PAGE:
on an algebraic variety
An element of the free Abelian group the set of free generators of which is constituted by all closed irreducible subvarieties of the given algebraic variety. The subgroup of the group of algebraic cycles on a variety generated by a subvariety of codimension is denoted by . The group can be represented as the direct sum
The subgroup is identical with the group of Weil divisors (cf. Divisor) on .
In what follows will denote a non-singular projective algebraic variety of dimension over an algebraically closed field . If is the field of complex numbers , then each algebraic cycle defines a -dimensional homology class and, in accordance with Poincaré duality, a cohomology class . The homology (or, respectively, cohomology) classes of type (or ) are called algebraic homology (respectively, cohomology) classes. (Hodge's conjecture) Each analytic cycle is homologous with an algebraic cycle. It is believed that an integral -dimensional cycle on is homologous with an algebraic cycle if and only if the integrals of all closed differential forms of type , , over are equal to zero. This conjecture has only been proved for (for , and for all ), for , and for isolated classes of varieties .
If is an algebraic cycle on the product of two varieties , then the set of cycles on of the form
is known as a family of algebraic cycles on parametrized by the base . The usual requirement in this connection is that the projection of each subvariety on be a flat morphism. If is defined by an irreducible subvariety, the corresponding family of algebraic cycles on is called a family of algebraic subvarieties. In particular, for any flat morphism of algebraic varieties its fibres form a family of algebraic subvarieties of parametrized by the base . A second particular case of this concept is that of a linear system. All members of a family of algebraic subvarieties (or, respectively, algebraic cycles) of a projective variety , parametrized by a connected base, have the same Hilbert polynomial (respectively, virtual arithmetic genus).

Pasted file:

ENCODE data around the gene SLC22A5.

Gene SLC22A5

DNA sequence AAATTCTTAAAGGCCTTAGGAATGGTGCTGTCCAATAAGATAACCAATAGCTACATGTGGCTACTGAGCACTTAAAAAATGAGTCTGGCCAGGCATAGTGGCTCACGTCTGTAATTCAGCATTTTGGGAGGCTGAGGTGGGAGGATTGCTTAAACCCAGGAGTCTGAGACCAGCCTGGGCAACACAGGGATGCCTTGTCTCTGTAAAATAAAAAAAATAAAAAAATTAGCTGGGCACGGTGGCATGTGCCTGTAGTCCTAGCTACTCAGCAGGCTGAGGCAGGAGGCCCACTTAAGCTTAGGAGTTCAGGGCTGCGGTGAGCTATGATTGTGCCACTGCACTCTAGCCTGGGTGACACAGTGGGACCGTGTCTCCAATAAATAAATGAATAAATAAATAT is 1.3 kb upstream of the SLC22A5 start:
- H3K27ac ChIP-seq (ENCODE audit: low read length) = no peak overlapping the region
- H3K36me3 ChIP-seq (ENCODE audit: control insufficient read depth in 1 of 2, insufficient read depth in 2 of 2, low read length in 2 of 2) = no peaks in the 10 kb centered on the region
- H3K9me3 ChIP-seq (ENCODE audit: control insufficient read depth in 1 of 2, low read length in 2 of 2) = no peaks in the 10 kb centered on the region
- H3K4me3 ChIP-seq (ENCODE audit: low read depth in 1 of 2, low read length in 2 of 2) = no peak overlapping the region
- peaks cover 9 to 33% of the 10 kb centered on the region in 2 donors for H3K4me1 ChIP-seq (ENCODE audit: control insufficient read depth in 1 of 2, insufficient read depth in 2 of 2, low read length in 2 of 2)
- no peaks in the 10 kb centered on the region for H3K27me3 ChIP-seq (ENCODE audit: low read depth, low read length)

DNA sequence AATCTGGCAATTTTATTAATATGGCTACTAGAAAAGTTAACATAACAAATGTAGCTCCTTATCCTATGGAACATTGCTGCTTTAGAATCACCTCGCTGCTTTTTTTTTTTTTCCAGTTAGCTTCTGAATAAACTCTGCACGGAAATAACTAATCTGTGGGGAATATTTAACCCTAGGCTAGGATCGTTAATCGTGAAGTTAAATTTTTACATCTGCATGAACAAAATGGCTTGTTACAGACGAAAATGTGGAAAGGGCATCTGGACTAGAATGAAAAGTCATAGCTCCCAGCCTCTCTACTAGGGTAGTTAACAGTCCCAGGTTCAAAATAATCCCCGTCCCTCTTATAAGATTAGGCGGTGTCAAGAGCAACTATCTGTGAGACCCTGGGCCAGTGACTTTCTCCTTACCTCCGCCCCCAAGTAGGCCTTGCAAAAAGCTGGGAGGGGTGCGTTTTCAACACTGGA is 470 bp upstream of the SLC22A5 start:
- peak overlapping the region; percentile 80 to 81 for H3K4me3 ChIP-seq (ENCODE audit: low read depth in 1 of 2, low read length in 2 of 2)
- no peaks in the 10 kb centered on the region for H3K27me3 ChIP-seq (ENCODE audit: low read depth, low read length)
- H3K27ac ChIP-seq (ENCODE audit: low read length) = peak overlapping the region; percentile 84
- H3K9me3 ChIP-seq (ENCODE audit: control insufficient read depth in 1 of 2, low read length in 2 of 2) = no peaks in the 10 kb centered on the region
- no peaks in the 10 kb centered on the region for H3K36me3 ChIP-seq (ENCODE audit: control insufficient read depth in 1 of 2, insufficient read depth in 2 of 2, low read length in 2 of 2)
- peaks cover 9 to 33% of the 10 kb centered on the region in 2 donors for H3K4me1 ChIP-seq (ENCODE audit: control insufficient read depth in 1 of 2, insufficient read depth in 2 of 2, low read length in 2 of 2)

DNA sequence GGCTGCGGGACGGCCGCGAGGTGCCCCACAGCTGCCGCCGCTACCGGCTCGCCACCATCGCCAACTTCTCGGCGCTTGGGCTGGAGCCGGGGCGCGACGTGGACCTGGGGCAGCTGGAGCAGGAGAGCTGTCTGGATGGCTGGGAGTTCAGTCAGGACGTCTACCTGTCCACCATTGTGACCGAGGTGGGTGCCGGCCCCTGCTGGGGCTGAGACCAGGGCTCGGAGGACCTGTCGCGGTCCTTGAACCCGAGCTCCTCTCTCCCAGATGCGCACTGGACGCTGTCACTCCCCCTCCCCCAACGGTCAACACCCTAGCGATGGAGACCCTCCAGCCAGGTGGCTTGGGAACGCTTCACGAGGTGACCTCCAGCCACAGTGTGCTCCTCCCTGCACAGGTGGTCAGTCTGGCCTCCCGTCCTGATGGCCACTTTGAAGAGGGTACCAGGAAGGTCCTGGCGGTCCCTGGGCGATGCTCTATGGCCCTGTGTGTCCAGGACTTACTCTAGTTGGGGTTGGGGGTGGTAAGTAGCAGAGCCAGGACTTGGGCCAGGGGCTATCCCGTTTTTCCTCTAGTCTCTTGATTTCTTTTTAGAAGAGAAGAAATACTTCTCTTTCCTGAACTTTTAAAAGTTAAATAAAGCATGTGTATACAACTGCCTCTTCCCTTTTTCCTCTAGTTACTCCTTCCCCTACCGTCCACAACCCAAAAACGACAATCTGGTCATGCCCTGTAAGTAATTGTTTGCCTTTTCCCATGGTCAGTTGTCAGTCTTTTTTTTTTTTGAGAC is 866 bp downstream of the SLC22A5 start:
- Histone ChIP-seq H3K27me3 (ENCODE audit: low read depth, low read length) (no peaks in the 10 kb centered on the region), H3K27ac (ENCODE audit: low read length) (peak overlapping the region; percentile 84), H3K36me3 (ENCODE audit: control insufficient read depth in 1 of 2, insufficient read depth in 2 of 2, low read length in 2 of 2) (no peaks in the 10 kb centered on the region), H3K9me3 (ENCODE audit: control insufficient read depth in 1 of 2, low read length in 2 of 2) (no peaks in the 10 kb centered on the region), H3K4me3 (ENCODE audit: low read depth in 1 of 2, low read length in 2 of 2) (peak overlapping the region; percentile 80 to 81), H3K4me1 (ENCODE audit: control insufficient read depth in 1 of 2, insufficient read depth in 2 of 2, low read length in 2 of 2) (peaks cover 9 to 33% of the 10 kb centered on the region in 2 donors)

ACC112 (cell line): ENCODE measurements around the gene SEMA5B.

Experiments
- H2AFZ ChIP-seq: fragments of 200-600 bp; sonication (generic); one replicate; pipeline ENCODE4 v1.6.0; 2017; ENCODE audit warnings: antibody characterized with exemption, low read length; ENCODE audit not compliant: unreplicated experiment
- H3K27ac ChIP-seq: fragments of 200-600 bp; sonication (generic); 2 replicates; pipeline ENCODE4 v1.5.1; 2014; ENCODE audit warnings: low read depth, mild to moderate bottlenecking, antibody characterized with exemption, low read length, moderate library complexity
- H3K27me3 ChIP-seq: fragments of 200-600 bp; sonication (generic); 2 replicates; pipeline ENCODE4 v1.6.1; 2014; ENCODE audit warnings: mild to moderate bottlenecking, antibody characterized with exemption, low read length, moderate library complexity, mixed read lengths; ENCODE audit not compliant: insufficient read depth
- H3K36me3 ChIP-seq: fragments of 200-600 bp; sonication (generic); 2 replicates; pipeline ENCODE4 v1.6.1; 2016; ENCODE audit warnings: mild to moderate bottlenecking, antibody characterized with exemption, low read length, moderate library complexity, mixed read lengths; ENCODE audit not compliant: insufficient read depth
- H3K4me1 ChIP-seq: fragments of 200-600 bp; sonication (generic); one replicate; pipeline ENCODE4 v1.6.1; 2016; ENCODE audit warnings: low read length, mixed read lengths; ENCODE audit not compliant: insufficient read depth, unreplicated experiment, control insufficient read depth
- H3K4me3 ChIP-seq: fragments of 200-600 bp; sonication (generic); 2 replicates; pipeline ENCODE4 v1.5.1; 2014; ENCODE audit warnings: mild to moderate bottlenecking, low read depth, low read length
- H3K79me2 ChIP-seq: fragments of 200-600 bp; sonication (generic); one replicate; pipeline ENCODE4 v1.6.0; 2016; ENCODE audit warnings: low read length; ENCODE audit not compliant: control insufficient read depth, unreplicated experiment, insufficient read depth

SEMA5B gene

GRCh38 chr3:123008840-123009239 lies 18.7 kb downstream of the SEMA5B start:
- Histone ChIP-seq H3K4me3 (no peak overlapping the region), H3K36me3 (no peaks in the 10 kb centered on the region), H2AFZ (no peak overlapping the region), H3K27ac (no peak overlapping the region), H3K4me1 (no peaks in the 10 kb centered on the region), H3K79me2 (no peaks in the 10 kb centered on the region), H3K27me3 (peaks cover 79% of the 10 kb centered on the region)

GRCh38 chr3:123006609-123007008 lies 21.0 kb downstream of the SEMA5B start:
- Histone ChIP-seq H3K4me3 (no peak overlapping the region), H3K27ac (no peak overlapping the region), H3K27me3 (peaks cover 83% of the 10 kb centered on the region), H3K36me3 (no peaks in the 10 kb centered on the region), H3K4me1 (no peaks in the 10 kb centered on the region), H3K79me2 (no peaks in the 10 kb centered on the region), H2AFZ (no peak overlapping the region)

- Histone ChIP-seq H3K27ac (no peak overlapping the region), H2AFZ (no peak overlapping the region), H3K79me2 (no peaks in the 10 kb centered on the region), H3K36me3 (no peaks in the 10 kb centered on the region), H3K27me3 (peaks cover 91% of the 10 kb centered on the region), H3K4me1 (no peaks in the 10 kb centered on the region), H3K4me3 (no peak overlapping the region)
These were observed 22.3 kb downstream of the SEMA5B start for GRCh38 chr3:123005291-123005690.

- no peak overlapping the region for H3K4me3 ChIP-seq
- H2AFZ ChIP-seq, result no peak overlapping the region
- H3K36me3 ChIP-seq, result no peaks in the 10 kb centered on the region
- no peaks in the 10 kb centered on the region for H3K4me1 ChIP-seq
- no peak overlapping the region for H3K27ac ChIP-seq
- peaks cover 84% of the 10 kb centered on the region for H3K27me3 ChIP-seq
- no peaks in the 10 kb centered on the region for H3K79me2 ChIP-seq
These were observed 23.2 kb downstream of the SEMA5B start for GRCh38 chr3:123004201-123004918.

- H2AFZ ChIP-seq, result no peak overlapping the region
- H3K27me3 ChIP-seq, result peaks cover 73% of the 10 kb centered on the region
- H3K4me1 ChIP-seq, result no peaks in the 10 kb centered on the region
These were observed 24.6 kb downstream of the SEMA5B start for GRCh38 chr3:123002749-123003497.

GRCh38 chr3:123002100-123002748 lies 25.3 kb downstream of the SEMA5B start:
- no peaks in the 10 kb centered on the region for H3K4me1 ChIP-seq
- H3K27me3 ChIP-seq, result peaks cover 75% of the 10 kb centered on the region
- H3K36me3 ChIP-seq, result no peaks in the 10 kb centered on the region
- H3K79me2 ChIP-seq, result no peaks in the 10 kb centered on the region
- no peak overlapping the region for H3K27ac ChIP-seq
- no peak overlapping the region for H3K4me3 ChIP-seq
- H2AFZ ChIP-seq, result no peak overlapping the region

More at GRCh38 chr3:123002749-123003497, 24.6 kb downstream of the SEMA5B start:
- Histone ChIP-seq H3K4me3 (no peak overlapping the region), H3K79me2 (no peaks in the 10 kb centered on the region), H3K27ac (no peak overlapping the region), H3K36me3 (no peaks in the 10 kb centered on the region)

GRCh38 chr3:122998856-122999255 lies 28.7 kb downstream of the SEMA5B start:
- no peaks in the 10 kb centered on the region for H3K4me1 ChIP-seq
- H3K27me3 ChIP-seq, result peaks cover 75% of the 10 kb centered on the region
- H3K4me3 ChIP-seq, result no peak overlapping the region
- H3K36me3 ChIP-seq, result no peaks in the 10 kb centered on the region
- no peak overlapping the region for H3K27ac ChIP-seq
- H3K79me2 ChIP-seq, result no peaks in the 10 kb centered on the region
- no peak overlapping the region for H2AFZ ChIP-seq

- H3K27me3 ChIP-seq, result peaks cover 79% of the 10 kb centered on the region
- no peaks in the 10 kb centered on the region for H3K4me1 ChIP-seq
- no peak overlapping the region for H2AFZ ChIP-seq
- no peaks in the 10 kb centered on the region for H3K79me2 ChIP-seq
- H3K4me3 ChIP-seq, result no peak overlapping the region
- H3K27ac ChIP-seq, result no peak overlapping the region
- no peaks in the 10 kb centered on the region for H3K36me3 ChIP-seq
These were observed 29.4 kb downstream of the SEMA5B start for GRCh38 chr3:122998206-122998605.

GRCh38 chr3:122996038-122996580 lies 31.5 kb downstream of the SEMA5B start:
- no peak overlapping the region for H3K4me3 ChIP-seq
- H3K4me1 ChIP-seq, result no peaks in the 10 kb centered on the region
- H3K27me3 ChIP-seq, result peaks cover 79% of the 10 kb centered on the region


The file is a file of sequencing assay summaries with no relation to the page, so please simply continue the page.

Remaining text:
Two algebraic cycles and on a variety are algebraically equivalent (which is denoted by ) if they belong to the same family, parametrized by a connected base. Intuitively, equivalence of algebraic cycles means that may be algebraically deformed into . If this definition includes the condition that the base is a rational variety, the algebraic cycles and are called rationally equivalent (which is denoted by ). If , the concept of rational equivalence reduces to the concept of linear equivalence of divisors. The subgroup of algebraic cycles rationally (or, respectively, algebraically) equivalent to zero, is denoted by (respectively, ). Each of these groups is a direct sum of its components
The quotient group is finitely generated and is called as the Neron–Severi group of the variety . The problem of the quotient group being finitely generated for remains open at the time of writing (1977). The quotient group has the structure of an Abelian variety (cf. Picard scheme). The operation of intersection of cycles makes it possible to define a multiplication in the quotient group , converting it into a commutative ring, called the Chow ring of the variety (cf. Intersection theory).
For any Weil cohomology theory there exists a uniquely defined homomorphism of groups
Two algebraic cycles and are called homologically equivalent (which is denoted by ) if . The subgroup of algebraic cycles that are homologically equivalent with zero is denoted by . The imbedding is valid. The quotient group is finitely generated, and is a subring in the ring , which is denoted by and is known as the ring of algebraic Weil cohomology classes. It is not known (1986) whether or not depends on the Weil cohomology theory that has been chosen.
Two algebraic cycles and are called -equivalent (which is denoted by ) if there exists an such that . The subgroup of algebraic cycles that are -equivalent to zero, is denoted by . Two algebraic cycles and from are called numerically equivalent (which is denoted by ) if the equality is valid for any , provided both sides of the equality are defined. The subgroup of algebraic cycles numerically equivalent with zero is denoted by . The imbeddings
where is considered with respect to the ordinary cohomology theory with rational coefficients. A similar counterexample was established for a field of arbitrary characteristic and for the -adic theory of Weil cohomology. The question as to the equality of the groups and has been solved .
Let be imbedded in a projective space and let be the cohomology class of a hyperplane section. An algebraic cohomology class
is called primitive if . In such a case, if is the field of complex numbers , the bilinear form
is positive definite on the subspace of primitive classes in . A similar proposition for arbitrary , which is closely connected with the Weil conjectures on the zeta-function of an algebraic variety, has been proved for only.
If a variety is defined over a field that is not algebraically closed, the Galois group of the separable algebraic closure of the field acts on the Weil cohomology , where . Each element of is invariant with respect to some subgroup of finite index of the group . It is believed (Tate's conjecture on algebraic cycles) that the converse proposition is also true if is finitely generated over its prime subfield. Many conjectures on the zeta-function of algebraic varieties are based on this assumption .
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Much of the recent progress of the theory of algebraic cycles is related to algebraic -theory, see [a4].
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Algebraic cycle. Encyclopedia of Mathematics. URL: http://www.encyclopediaofmath.org/index.php?title=Algebraic_cycle&oldid=23745